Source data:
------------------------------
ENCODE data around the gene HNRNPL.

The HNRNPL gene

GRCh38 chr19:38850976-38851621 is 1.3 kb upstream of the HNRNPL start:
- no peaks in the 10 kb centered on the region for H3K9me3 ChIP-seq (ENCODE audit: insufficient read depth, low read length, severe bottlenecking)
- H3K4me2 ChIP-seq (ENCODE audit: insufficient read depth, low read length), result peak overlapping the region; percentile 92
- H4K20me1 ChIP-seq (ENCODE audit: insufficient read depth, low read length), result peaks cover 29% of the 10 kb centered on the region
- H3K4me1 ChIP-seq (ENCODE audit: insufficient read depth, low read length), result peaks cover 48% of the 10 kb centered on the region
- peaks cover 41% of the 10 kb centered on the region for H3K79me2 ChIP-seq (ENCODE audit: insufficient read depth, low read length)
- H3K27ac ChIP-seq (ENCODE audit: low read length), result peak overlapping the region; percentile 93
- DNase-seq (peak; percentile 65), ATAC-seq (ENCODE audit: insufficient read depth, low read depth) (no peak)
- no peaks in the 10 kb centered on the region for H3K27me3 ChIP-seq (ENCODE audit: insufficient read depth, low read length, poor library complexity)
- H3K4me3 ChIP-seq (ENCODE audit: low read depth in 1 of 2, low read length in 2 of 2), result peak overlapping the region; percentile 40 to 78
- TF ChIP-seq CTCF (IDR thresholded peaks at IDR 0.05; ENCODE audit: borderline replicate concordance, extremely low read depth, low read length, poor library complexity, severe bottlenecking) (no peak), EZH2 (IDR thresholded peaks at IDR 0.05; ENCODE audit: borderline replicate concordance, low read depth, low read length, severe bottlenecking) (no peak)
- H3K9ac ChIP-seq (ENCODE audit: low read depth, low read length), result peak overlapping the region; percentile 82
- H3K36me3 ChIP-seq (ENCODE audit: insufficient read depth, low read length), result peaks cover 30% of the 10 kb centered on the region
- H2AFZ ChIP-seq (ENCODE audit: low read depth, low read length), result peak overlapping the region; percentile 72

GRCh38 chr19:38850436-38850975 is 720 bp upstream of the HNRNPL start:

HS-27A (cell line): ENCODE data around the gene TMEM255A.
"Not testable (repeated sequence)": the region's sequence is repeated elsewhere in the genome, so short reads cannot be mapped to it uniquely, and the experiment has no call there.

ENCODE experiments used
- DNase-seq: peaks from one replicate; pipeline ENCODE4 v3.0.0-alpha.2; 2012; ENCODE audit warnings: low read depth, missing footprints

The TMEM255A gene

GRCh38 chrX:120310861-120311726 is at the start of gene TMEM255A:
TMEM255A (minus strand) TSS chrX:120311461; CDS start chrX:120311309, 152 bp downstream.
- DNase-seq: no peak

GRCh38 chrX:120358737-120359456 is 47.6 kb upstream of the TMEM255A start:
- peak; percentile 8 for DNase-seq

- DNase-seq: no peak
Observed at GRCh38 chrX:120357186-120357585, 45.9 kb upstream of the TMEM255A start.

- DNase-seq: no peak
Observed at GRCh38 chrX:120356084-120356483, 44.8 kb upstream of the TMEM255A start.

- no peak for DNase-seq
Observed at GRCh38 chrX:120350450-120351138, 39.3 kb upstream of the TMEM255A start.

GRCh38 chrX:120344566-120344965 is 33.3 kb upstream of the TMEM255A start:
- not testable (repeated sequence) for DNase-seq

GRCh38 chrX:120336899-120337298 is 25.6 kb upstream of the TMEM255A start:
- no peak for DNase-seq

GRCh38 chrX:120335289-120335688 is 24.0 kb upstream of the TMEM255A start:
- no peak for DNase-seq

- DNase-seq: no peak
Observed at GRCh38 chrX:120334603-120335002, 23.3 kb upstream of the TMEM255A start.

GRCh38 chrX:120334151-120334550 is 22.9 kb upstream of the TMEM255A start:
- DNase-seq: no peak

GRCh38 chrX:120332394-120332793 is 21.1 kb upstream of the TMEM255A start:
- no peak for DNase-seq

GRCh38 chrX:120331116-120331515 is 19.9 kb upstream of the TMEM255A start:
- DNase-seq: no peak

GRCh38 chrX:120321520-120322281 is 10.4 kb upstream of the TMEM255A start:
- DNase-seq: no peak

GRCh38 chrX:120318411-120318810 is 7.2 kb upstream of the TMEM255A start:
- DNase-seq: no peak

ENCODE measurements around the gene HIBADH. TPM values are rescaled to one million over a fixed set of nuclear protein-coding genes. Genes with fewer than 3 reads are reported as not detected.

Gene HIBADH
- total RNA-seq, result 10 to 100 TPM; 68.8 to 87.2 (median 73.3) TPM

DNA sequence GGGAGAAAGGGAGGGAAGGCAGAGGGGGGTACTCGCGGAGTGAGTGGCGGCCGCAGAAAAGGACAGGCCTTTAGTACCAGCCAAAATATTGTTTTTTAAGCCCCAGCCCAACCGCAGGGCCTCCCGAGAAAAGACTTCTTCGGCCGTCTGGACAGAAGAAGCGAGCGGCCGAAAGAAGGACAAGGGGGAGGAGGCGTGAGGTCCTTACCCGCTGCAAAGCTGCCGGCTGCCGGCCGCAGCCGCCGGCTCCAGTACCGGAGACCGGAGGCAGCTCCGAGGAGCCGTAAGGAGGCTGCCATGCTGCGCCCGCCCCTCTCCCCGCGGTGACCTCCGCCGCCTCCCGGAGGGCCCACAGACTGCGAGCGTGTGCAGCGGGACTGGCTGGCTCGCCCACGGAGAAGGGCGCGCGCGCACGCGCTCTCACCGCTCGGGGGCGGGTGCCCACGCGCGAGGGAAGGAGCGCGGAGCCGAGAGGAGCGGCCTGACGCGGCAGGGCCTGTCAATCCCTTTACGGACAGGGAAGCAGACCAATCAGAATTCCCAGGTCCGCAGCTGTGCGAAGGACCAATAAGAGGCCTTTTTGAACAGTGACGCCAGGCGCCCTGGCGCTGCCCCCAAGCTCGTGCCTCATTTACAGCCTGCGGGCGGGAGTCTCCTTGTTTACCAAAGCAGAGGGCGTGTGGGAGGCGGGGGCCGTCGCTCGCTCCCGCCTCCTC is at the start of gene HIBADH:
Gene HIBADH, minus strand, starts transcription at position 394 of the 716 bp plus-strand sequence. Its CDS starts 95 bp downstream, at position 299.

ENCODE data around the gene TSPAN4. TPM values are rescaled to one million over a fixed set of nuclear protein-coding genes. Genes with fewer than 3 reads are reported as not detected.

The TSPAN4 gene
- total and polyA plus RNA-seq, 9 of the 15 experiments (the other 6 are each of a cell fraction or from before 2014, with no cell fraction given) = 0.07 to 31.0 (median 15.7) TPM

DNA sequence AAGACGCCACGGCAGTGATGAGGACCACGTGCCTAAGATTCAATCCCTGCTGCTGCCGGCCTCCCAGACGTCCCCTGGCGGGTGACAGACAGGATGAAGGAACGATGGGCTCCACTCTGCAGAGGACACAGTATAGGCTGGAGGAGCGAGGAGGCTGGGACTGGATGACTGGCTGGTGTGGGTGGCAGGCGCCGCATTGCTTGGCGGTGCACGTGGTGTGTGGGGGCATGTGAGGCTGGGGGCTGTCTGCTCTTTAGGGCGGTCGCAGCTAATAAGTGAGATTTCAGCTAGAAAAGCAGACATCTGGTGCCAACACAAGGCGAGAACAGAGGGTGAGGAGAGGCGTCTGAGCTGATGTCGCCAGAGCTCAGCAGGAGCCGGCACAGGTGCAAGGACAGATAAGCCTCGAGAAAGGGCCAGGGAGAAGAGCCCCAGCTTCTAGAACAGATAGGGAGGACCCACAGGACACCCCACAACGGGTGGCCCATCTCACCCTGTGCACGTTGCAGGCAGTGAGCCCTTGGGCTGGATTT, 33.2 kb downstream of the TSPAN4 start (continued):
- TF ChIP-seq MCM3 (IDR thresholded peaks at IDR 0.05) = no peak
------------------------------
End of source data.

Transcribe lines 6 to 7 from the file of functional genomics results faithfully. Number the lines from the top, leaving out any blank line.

- H4K20me1 ChIP-seq (ENCODE audit: insufficient read depth, low read length), result peaks cover 29% of the 10 kb centered on the region
- H3K4me1 ChIP-seq (ENCODE audit: insufficient read depth, low read length), result peaks cover 48% of the 10 kb centered on the region